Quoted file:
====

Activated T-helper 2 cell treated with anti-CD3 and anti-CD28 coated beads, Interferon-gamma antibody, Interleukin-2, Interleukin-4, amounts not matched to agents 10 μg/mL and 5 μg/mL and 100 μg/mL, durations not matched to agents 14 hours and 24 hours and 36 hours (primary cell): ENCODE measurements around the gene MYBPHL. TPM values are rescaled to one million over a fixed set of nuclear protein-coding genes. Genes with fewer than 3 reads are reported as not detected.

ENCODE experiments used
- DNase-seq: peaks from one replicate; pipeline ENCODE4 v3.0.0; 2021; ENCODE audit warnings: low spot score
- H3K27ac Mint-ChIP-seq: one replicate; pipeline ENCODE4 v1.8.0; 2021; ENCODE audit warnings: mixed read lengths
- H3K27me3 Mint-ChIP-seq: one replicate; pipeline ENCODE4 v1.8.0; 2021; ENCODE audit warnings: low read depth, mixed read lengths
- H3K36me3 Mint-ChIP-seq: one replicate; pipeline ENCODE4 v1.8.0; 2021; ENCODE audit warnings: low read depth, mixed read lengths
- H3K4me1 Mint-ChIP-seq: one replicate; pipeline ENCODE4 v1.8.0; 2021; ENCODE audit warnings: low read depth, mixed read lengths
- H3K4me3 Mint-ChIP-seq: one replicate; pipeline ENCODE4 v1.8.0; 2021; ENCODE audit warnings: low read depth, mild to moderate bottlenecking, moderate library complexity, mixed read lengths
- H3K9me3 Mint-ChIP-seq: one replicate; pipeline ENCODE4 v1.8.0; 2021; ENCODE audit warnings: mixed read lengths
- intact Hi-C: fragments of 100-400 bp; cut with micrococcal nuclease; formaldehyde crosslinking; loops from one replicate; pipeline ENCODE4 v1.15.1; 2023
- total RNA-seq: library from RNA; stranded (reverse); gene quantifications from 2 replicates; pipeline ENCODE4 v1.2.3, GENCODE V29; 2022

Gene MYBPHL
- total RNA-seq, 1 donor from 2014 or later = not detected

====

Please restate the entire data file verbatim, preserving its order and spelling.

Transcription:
Activated T-helper 2 cell treated with anti-CD3 and anti-CD28 coated beads, Interferon-gamma antibody, Interleukin-2, Interleukin-4, amounts not matched to agents 10 μg/mL and 5 μg/mL and 100 μg/mL, durations not matched to agents 14 hours and 24 hours and 36 hours (primary cell): ENCODE measurements around the gene MYBPHL. TPM values are rescaled to one million over a fixed set of nuclear protein-coding genes. Genes with fewer than 3 reads are reported as not detected.

ENCODE experiments used
- DNase-seq: peaks from one replicate; pipeline ENCODE4 v3.0.0; 2021; ENCODE audit warnings: low spot score
- H3K27ac Mint-ChIP-seq: one replicate; pipeline ENCODE4 v1.8.0; 2021; ENCODE audit warnings: mixed read lengths
- H3K27me3 Mint-ChIP-seq: one replicate; pipeline ENCODE4 v1.8.0; 2021; ENCODE audit warnings: low read depth, mixed read lengths
- H3K36me3 Mint-ChIP-seq: one replicate; pipeline ENCODE4 v1.8.0; 2021; ENCODE audit warnings: low read depth, mixed read lengths
- H3K4me1 Mint-ChIP-seq: one replicate; pipeline ENCODE4 v1.8.0; 2021; ENCODE audit warnings: low read depth, mixed read lengths
- H3K4me3 Mint-ChIP-seq: one replicate; pipeline ENCODE4 v1.8.0; 2021; ENCODE audit warnings: low read depth, mild to moderate bottlenecking, moderate library complexity, mixed read lengths
- H3K9me3 Mint-ChIP-seq: one replicate; pipeline ENCODE4 v1.8.0; 2021; ENCODE audit warnings: mixed read lengths
- intact Hi-C: fragments of 100-400 bp; cut with micrococcal nuclease; formaldehyde crosslinking; loops from one replicate; pipeline ENCODE4 v1.15.1; 2023
- total RNA-seq: library from RNA; stranded (reverse); gene quantifications from 2 replicates; pipeline ENCODE4 v1.2.3, GENCODE V29; 2022

Gene MYBPHL
- total RNA-seq, 1 donor from 2014 or later = not detected